Buck Henry, 'The Graduate' and 'Catch-22' Screenwriter and Actor, Dead at 89
By Zach Seemayer
Vivien Killilea/Getty Images
Buck Henry, the acclaimed screenwriter, TV icon and comic actor, has died.
The celebrated writer -- best known for penning the screenplays for The Graduate, Catch-22, and What's Up, Doc? -- died of a heart attack at Cedars-Sinai Health Center in Los Angeles on Wednesday night, Deadline reports. He was 89.
Henry was nominated for two Oscars, first for his screenplay for The Graduate -- Dustin Hoffman's breakthrough drama of disillusionment in 1969 -- and for co-directing the 1978 romantic comedy Heaven Can Wait, alongside Warren Beatty.
Henry is also celebrated for co-creating the iconic TV comedy Get Smart, alongside Mel Brooks, and for his frequent guest appearances hosting Saturday Night Live during the show's formative first few seasons.
Henry was also a celebrated comic actor who appeared in over 40 films and dozens of TV shows -- including a recurring role on the celebrated sitcom 30 Rock, in which he played Dick Lemon, the father of Tina Fey's Liz Lemon.
Following the news of his death, friends, fans, and colleagues took to Twitter to share their memories of his indelible career and tributes to his legacy.
Buck Henry was absolutely one of the greats. Both for his stellar career and commitment to TV & film comedies (Get Smart, Saturday Night Live, The Graduate, Heaven Can Wait etc etc etc), but also for his amazing work at Plato's Retreat. pic.twitter.com/NvsdJUpfIz
R.I.P. Buck Henry. Buck hosted 10 times during the show’s first initial five years and was the kind of guy who could get accidentally sliced in the head by Belushi’s sword, finish the sketch by jumping out a windows and still carry on with the rest of the show. Truly incredible. pic.twitter.com/ctMqccJyvl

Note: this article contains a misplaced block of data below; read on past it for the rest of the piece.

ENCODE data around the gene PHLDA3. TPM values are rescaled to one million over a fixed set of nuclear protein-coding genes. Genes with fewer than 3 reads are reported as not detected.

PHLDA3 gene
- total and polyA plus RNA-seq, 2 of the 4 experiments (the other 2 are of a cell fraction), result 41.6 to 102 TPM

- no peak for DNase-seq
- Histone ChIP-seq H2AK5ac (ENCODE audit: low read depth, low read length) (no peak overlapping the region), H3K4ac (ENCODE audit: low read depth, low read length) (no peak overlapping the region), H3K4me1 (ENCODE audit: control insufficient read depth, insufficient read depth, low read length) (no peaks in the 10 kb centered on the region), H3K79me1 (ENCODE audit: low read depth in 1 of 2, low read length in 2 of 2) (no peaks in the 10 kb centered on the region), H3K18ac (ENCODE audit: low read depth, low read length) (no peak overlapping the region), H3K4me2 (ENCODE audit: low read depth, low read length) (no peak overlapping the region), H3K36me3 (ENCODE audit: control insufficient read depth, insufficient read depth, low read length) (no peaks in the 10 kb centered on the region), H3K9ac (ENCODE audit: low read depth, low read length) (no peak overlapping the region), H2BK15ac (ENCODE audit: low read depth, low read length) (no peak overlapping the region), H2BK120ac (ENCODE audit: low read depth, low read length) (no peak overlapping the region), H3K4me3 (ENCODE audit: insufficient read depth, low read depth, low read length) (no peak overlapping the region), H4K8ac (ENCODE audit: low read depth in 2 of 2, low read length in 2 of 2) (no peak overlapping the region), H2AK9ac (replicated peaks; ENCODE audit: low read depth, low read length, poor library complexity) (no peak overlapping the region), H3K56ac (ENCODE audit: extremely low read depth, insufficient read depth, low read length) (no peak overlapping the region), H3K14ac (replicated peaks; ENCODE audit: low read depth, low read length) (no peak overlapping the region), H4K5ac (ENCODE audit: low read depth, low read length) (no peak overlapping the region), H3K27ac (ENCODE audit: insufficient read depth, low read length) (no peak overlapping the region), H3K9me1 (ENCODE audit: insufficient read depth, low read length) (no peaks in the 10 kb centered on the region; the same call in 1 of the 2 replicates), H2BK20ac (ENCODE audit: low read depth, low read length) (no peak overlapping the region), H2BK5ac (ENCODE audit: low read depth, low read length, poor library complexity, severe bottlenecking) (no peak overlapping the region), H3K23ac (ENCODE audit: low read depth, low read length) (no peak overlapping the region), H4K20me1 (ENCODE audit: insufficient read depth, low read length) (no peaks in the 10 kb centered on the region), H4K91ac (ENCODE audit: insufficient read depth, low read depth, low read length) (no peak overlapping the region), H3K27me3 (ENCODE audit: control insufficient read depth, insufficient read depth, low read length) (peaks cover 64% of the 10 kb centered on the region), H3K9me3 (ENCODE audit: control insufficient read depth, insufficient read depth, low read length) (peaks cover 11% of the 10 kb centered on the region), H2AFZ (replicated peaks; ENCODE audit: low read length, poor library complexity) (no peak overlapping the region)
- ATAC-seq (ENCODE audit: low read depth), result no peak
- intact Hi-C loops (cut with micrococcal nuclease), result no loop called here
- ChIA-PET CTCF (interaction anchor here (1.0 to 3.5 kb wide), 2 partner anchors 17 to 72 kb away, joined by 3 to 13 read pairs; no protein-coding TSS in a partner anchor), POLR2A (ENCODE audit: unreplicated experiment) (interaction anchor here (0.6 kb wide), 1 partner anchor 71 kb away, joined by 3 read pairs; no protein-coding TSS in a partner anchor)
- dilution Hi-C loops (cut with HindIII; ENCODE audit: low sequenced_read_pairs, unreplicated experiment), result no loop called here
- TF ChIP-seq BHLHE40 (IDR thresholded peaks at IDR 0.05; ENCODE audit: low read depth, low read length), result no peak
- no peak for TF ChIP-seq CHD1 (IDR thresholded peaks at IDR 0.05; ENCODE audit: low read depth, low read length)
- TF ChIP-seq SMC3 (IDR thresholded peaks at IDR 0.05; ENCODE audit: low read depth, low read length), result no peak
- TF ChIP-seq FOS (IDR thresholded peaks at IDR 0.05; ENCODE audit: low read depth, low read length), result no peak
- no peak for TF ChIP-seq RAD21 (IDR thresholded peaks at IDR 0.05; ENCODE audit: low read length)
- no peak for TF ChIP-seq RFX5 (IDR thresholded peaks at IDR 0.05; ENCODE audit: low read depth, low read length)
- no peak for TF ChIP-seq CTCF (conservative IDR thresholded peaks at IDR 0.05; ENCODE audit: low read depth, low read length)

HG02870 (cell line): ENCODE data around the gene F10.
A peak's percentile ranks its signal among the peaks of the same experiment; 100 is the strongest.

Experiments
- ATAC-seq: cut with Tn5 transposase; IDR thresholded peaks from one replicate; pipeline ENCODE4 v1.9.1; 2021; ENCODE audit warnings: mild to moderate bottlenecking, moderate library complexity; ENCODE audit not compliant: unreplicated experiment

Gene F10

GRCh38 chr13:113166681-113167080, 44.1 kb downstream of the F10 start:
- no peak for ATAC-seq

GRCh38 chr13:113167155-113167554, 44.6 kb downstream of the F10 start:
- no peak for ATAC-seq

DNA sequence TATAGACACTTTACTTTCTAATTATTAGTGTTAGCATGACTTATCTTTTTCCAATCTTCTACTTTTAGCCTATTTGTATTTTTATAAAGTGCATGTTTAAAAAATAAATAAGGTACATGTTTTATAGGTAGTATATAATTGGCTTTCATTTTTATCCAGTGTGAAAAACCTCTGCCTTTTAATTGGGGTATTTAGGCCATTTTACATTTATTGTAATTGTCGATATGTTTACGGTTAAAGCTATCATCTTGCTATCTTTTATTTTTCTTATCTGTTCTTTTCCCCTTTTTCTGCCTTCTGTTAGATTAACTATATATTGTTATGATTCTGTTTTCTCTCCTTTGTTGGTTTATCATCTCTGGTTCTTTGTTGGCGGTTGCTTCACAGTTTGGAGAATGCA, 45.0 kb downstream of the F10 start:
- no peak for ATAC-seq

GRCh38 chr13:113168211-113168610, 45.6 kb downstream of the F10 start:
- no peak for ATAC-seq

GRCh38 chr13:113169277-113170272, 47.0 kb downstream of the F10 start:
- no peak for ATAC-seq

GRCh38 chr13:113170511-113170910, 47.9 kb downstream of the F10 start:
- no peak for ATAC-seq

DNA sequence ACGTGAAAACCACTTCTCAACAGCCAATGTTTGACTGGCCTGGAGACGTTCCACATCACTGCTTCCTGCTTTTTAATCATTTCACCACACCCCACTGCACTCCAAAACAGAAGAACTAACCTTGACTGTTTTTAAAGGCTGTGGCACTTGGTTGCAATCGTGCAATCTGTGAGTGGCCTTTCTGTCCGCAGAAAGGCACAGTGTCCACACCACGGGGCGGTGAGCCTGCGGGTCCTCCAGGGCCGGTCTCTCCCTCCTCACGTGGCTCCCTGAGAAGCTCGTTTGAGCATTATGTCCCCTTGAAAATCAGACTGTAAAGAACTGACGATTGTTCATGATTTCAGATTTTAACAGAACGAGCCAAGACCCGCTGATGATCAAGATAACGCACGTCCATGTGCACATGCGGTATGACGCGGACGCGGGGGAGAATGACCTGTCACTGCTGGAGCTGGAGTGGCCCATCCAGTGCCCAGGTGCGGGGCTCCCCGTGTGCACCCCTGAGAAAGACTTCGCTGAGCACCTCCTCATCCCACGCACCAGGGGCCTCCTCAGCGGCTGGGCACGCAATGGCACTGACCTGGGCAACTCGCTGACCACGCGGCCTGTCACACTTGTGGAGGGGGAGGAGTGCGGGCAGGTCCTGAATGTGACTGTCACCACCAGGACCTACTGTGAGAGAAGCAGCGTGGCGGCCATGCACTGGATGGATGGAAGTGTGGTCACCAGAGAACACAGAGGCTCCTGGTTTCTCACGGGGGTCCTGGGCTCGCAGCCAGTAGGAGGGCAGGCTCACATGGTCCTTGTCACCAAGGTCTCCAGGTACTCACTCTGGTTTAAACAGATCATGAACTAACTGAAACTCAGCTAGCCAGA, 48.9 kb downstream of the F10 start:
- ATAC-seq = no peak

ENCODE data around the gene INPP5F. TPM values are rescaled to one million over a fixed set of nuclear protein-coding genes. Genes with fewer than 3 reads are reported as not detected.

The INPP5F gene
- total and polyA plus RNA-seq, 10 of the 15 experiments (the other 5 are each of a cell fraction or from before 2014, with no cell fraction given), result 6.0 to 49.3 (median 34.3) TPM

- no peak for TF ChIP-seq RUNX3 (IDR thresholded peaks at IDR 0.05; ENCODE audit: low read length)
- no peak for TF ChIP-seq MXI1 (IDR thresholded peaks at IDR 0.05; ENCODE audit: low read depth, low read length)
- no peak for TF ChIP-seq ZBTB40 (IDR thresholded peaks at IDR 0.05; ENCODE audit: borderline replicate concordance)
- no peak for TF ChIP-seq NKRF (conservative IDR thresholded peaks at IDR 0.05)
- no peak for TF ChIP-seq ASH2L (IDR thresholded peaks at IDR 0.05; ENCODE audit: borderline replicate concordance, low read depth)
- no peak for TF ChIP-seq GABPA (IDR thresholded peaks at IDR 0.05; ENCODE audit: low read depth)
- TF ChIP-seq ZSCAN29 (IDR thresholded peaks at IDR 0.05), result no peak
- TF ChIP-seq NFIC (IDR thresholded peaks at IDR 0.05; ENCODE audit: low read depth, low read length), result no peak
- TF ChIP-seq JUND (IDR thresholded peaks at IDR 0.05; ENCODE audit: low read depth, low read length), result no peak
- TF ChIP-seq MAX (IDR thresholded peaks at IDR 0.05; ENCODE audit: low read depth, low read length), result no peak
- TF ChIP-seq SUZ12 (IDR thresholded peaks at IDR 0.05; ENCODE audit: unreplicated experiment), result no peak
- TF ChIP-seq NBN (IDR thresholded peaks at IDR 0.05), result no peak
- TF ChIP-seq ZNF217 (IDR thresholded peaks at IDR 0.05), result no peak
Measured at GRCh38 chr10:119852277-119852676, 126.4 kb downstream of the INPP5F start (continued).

When I was writing Pictures at a Revolution, Buck Henry was on my must-get list of interviewees, but I didn't realize just how important he was until after we spoke. He lived in many realms, observed everything, missed nothing. It was a privilege to listen to him.
Once we did a show called Tiny Vaudeville. Buck Henry was in it. He and I watched @EbanSchletter and @Jeremykonner rehearse Dueling Banjos on theramin and saw respectively. Buck said to me, dry as the Sahara, “it’s so peculiar.” It was one of my life’s perfect moments. https://t.co/RjN7TVb7V4
RIP Buck Henry, a true comic genius. Among his many and varied achievements, I will most remember him the creator (with Mel Brooks) of Get Smart and one of the early regular hosts of Saturday Night Live. If you think you don't know Buck Henry, look up what he worked on. You do.